If you need a small number of barcodes, and have some time but no budget, it's simple to produce vector-based barcodes using an online barcode generator and Illustrator (or whatever your tool of choice is).
For example, http://www.barcoding.com/upc/ will produce an EAN-13 barcode for you for free. The cool thing about their images is that they are snapped to-pixel, so you can get a black-and-white PNG with no anti-aliasing.
Copy the PNG into your vector program and, if snap-to-pixel is available, it's a very quick process to draw a bunch of rectangles over the barcodes. You can then put the numbers at the bottom using whatever machine-looking font you want.
Addendum: I have used this process to create barcodes for products that have been sold at retail level. It does work, but it is still best practice to verify the printed code before you go into production.
I don't know much about barcodes, but I don't think this code is conducive to a typeface solution, because there seems to be an algorithmic process for creating the barcode.
To encode an EAN-13 barcode, the digits are first split into 3 groups, the first digit, the first group of 6 and the last group of 6. The first group of six is encoded using a scheme whereby each digit has two possible encodings, one of which has even parity and one of which has odd parity. The first digit is encoded by selecting a pattern of choices between these two encodings for the next six digits, according to the table below. (Unlike the other digits, the first digit is not represented directly by a pattern of bars.) All digits in the last group of six digits are encoded using a single set of patterns which are the same patterns used for UPC.
Some barcode schemes (like 3 of 9) are essentially straight-ascii replacements which work by merely changing the typeface of the "data." Many are not.
The wikipedia article does reference an open source project for barcode generation: http://sourceforge.net/projects/openbarcodes/
Note that there is a homepage listed for the developer and, if you can ignore his lack of aesthetic sensibilties, there is a pretty good explanation of ean-13 and his home-brew free typeface. (which obviously contradicts my assertion about font replacement)
The top answer is still not specifically answering what was asked for. I made a free font which is on FontStruct now: Download
The free Inkscape vector graphics editor contains a vector barcode generator: Extensions → Render → Barcode. It will also generate / verify the checksum for you. You can then save it to SVG, PDF or some other suitable format and open it in your tool of choice.
Here's a sample of the output (exported as PNG):
Late answer but still :)
Very interesting question :). Such font would be perfectly possible and could be used to create valid EAN-13 codes. In fact it would have to have only 31 characters to cover all EAN-13 combinations. Other thing is that such font wouldn't be much practical, since every time one'd have to make an effort to keep proper encoding seqence for digits 2-7 (used to determine 1st digit), and calculate checksum. But that's just for interest sake :).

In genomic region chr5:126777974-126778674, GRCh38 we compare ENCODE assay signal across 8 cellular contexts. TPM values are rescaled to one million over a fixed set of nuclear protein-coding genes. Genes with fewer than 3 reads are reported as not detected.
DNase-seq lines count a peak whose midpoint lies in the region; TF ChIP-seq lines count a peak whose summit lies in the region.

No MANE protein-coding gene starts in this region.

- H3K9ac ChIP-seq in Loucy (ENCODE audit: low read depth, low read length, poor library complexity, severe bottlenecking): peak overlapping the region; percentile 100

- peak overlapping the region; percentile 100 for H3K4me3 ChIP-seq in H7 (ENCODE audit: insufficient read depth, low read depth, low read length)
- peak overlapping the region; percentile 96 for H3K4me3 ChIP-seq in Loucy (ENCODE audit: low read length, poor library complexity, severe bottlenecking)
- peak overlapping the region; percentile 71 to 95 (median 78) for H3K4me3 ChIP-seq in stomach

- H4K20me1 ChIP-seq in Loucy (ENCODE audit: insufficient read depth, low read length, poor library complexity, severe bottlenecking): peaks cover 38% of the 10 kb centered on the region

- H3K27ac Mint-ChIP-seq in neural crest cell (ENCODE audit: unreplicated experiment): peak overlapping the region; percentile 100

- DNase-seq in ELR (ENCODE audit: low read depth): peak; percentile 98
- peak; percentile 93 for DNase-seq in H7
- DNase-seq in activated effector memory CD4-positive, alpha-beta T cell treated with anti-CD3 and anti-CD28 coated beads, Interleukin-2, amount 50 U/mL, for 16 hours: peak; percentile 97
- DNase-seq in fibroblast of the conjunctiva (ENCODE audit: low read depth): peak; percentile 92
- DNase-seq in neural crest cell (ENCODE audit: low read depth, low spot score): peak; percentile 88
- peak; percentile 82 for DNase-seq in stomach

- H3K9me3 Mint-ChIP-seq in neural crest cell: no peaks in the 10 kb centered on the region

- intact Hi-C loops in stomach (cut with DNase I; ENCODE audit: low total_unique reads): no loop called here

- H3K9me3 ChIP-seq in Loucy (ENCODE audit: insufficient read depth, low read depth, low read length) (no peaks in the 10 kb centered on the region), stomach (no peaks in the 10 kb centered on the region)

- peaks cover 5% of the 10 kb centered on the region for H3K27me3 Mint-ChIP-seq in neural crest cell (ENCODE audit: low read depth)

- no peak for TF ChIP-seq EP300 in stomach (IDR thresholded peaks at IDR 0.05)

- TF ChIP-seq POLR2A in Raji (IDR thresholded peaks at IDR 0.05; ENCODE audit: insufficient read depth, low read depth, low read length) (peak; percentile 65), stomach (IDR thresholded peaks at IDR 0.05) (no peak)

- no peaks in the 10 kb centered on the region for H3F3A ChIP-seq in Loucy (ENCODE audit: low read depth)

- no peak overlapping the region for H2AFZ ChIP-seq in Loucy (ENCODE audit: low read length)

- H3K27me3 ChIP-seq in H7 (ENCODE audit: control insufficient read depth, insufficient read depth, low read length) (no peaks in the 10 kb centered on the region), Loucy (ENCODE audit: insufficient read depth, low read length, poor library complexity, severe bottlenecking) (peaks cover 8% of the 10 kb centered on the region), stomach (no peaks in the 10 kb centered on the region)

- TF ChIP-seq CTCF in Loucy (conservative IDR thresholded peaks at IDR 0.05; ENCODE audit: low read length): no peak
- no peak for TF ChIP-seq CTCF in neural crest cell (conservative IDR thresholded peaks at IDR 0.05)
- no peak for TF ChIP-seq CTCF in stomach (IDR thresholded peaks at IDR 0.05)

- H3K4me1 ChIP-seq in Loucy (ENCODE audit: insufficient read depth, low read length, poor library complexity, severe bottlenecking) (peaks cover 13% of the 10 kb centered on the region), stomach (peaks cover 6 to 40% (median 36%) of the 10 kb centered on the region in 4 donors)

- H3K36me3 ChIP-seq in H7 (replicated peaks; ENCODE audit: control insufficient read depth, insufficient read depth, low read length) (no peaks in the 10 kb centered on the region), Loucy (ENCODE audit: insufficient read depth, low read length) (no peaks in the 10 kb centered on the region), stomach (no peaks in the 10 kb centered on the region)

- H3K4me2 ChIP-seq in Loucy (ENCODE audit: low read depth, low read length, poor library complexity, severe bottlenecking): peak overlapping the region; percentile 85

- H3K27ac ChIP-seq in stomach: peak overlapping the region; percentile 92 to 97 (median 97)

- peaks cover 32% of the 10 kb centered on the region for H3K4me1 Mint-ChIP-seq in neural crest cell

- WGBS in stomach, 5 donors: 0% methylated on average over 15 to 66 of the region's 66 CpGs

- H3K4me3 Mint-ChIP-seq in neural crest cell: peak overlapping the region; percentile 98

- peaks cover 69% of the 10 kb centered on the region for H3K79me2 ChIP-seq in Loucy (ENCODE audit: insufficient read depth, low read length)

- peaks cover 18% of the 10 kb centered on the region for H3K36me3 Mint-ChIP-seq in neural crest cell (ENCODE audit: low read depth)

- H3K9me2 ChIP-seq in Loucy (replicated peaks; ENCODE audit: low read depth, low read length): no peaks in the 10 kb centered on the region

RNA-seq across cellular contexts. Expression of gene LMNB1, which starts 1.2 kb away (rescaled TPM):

If you need good barcode generator for creating any number of barcodes and are not afraid of command line, take a look at http://xpt.sourceforge.net/techdocs/nix/print/barcode/bp02-GnuBarcode/ (windows version if needed: http://gnuwin32.sourceforge.net/packages/barcode.htm). Nice thing is: it can create vector files as output (important: it uses stroke width to produce thin and thick lines). I know there's a bunch of different tools out there but this one is small, simple and just works… for free :).
And finaly: http://www.darkroastedblend.com/2008/04/japanese-creative-barcodes.html. Get inspired! :)
I found a pretty complete write up here: http://grandzebu.net/informatique/codbar-en/ean13.htm explains: how to generate checksum digit (and supplies a VB program to do it), and includes an Excel macro & EAN-13 TTF font w/ installer
IDAutomation has a font which I used to use in the past. It works even without buying anything, but it puts some funny little watermark into the barcode that rats your out as using the non-commercial trial only. Still, it is good to play around with. https://www.idautomation.com/barcode-fonts/upc-ean/user-manual/
However, there are other ways, such as these guys, who have a free service: https://barcode.tec-it.com/en/EAN13
For example, if my number is 03 54321 001 01 I just put that in here
and there you go:
they even add the check digit.
I also don't have much experience in this kind of thing, but I happen to see a site which tells something about ean 13 barcode maker voor word, I believe that this would be some of help to you.